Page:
HomeCryptoStolen millions of emails from users of Gemini crypto exchange

Stolen millions of emails from users of Gemini crypto exchange

A theft of personal data of Gemini crypto exchange customers has occurred. 

However, the theft did not occur on the exchange’s servers, but on those of another unidentified platform that nevertheless held personal data of the exchange’s users. 

According to the official version, it was “an incident at a third-party vendor.” 

The crypto exchange Gemini

Gemini is one of the largest US crypto exchanges, based in New York. 

It does not have the volumes of Coinbase, but because it is regulated under the laws of New York State, i.e., one of the strictest in the financial sphere, it has many customers who seek very high levels of security and compliance. 

So it would be very surprising if the attack was carried out against them, but it turns out the vulnerability exploited actually involved a third-party vendor. 

It is now increasingly the case that crypto exchanges are interacting, often via automated bots, with other external platforms, where security levels are sometimes far lower. 

The theft of data

The official version of the incident is that it allegedly resulted in the theft of Gemini customers’ e-mail addresses, and part of their phone numbers. Fortunately, however, no information related to Gemini accounts appears to have been stolen, and the exchange was not affected by this incident. 

Thus the hackers were only able to get hold of a list of e-mail addresses (about 5.7 million) and incomplete phone numbers. 

It turns out, in fact, that they then used them to launch a phishing campaign against Gemini’s customers. 

In other words, they sent emails to the addresses they collected through the theft posing as Gemini and probably somehow asking for login information. Not surprisingly, Gemini suggested its customers to change the email address of their account, but especially to activate the 2FA login so that it would be impossible to access the account with only a username and password. 

The exchange right now claims to have about 13 million users, so the number of stolen emails is a little less than half. 

What is at risk for customers of the Gemini crypto exchange

In reality, with the email address alone, hackers can do very little, except to send messages asking for login credentials, posing as Gemini. 

A different matter would be if they managed to gain access to the platform used to read the messages sent to those addresses, that is, if they managed to hack those emails. In that case, in fact, they could request the exchange to change the password, set a new one, and get in.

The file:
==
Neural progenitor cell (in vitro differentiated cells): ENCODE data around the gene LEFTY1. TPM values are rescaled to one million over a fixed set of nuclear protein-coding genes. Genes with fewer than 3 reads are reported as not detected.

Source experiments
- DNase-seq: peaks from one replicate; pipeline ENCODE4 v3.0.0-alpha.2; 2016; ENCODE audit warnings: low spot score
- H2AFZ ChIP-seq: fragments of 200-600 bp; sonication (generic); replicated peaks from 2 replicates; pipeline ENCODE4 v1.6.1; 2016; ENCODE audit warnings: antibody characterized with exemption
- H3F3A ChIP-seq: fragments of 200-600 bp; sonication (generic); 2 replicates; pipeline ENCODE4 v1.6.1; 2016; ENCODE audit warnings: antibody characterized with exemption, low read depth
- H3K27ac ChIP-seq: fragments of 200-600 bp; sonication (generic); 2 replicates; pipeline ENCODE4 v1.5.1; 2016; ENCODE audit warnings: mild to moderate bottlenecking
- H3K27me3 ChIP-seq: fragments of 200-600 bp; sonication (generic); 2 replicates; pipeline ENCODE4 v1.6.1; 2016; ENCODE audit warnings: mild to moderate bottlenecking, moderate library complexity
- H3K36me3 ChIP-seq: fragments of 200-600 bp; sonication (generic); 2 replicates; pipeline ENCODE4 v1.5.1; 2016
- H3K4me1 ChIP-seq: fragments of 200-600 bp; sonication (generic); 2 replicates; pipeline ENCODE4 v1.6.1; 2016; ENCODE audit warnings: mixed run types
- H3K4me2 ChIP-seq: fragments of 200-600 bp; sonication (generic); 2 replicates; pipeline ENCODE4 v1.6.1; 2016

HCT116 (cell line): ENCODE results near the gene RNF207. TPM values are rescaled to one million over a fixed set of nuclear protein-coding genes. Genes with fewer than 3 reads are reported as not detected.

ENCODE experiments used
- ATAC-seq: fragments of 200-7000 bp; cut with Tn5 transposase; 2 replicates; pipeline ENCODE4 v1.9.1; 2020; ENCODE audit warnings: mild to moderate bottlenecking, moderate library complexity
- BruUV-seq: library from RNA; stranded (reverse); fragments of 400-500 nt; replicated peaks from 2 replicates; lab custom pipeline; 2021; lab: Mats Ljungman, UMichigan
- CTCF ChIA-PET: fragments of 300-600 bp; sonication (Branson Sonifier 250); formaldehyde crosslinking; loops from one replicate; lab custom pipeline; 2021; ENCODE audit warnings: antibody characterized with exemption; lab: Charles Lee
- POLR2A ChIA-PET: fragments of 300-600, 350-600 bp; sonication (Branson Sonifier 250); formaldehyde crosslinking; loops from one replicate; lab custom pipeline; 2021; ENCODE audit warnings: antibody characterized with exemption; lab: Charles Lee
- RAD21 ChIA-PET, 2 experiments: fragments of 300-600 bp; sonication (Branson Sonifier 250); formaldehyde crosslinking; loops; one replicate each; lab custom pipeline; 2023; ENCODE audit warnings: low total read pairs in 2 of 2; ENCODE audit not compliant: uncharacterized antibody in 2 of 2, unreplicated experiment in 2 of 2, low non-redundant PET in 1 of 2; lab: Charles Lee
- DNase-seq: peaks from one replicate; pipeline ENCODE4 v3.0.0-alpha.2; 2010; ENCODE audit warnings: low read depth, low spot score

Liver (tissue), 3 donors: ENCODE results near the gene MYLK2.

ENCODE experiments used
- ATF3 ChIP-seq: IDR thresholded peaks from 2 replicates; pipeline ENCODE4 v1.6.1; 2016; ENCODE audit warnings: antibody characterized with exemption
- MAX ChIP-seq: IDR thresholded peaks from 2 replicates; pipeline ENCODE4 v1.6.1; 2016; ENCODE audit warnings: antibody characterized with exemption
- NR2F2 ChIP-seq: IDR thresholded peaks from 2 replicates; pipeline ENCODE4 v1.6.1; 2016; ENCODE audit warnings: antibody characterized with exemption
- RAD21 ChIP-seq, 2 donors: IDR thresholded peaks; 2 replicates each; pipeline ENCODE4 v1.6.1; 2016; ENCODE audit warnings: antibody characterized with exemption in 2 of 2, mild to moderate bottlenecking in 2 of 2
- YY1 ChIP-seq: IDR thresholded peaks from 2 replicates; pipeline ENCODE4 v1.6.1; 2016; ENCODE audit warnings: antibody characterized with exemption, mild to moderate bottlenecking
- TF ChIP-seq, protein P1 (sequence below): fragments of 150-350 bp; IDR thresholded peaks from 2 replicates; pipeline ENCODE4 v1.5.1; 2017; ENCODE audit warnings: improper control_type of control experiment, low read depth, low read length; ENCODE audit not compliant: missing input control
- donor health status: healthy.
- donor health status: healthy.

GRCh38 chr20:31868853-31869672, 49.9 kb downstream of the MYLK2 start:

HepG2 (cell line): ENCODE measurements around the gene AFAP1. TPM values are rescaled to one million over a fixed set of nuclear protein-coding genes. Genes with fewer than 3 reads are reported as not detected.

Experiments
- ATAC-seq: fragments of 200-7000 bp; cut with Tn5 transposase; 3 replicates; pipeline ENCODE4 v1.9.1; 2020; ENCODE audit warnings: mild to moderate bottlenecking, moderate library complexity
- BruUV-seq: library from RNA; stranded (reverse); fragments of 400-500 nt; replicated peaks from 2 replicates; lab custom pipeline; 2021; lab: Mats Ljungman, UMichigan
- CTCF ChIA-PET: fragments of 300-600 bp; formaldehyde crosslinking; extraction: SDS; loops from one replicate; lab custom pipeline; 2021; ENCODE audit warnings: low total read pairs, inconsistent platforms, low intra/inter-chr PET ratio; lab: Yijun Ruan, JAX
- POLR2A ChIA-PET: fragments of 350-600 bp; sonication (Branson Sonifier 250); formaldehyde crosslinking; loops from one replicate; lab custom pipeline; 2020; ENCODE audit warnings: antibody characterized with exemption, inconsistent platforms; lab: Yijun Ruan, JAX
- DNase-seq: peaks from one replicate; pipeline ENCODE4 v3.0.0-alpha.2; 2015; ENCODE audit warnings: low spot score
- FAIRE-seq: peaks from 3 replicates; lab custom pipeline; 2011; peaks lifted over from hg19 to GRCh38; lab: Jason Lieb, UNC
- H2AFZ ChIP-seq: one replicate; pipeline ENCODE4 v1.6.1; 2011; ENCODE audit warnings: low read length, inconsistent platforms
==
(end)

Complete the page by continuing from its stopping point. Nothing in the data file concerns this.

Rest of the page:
Obviously, it would be better if the email accounts were not hackable, but not everyone uses well-protected accounts with complex passwords and perhaps 2FA login. 

The same thing applies to accounts on the exchange, because in the case of a very weak password, and no 2FA, hackers in possession of the email address could try to log in using the email as a username and trying a few random simple passwords hoping to guess the right one. 

This is why it is always recommended both to use complex passwords, i.e., not easily guessable, and especially to enable login with 2FA, i.e., with confirmation via cell phone, or even better via app. 

Also because cases like these have happened before, and will surely happen again in the future. 


Phishing, used by hackers to try to get Gemini users to volunteer their login credentials, is an extremely common technique. 

In fact, it is very easy to send an email message that appears to have any email address as the sender, even one belonging to others, and it is also very easy to copy the graphic layout of original emails. 

Thus, when hackers got hold of the email addresses of millions of Gemini’s customers, they created messages that mimicked the exchange’s usual ones and sent them to those addresses. The goal of this message was twofold: to convince unsuspecting recipients that it was a message from Gemini, and at that point convince them to send their exchange login credentials to a hacker website. It is not known how many took the bait, partly because this technique does not work in the case of 2FA. 

In fact, logging in through 2FA requires not only a username and password but also an additional code that the customer does not know and in fact, must be sent to him or her by the exchange itself. With phishing emails, it is extremely difficult to have such a code sent.

Marco Cavicchioli
Marco Cavicchioli
Born in 1975, Marco has been the first to talk about Bitcoin on YouTube in Italy. He founded ilBitcoin.news and the Facebook group" Bitcoin Italia (open and without scam) ".